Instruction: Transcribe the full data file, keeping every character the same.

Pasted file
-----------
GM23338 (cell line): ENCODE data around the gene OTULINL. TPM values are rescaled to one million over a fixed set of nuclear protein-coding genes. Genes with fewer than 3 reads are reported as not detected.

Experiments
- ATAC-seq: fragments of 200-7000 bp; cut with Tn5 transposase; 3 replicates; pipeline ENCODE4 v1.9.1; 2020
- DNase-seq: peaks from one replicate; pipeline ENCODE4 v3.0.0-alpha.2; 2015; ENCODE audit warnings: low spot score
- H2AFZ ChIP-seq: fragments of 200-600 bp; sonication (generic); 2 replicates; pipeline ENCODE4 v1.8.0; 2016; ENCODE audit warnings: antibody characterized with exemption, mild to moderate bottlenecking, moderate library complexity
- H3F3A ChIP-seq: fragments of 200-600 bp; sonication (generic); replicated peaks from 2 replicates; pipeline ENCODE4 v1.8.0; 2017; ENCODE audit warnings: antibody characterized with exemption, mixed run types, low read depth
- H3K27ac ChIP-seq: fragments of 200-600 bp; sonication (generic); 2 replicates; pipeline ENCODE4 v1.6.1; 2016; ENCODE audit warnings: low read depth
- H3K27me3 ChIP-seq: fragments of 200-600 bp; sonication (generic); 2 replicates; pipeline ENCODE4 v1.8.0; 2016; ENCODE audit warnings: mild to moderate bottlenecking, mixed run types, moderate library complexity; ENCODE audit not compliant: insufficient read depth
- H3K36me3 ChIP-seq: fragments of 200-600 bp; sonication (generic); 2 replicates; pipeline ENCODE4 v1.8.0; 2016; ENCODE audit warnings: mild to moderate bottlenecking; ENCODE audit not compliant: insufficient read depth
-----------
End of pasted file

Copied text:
GM23338 (cell line): ENCODE data around the gene OTULINL. TPM values are rescaled to one million over a fixed set of nuclear protein-coding genes. Genes with fewer than 3 reads are reported as not detected.

Experiments
- ATAC-seq: fragments of 200-7000 bp; cut with Tn5 transposase; 3 replicates; pipeline ENCODE4 v1.9.1; 2020
- DNase-seq: peaks from one replicate; pipeline ENCODE4 v3.0.0-alpha.2; 2015; ENCODE audit warnings: low spot score
- H2AFZ ChIP-seq: fragments of 200-600 bp; sonication (generic); 2 replicates; pipeline ENCODE4 v1.8.0; 2016; ENCODE audit warnings: antibody characterized with exemption, mild to moderate bottlenecking, moderate library complexity
- H3F3A ChIP-seq: fragments of 200-600 bp; sonication (generic); replicated peaks from 2 replicates; pipeline ENCODE4 v1.8.0; 2017; ENCODE audit warnings: antibody characterized with exemption, mixed run types, low read depth
- H3K27ac ChIP-seq: fragments of 200-600 bp; sonication (generic); 2 replicates; pipeline ENCODE4 v1.6.1; 2016; ENCODE audit warnings: low read depth
- H3K27me3 ChIP-seq: fragments of 200-600 bp; sonication (generic); 2 replicates; pipeline ENCODE4 v1.8.0; 2016; ENCODE audit warnings: mild to moderate bottlenecking, mixed run types, moderate library complexity; ENCODE audit not compliant: insufficient read depth
- H3K36me3 ChIP-seq: fragments of 200-600 bp; sonication (generic); 2 replicates; pipeline ENCODE4 v1.8.0; 2016; ENCODE audit warnings: mild to moderate bottlenecking; ENCODE audit not compliant: insufficient read depth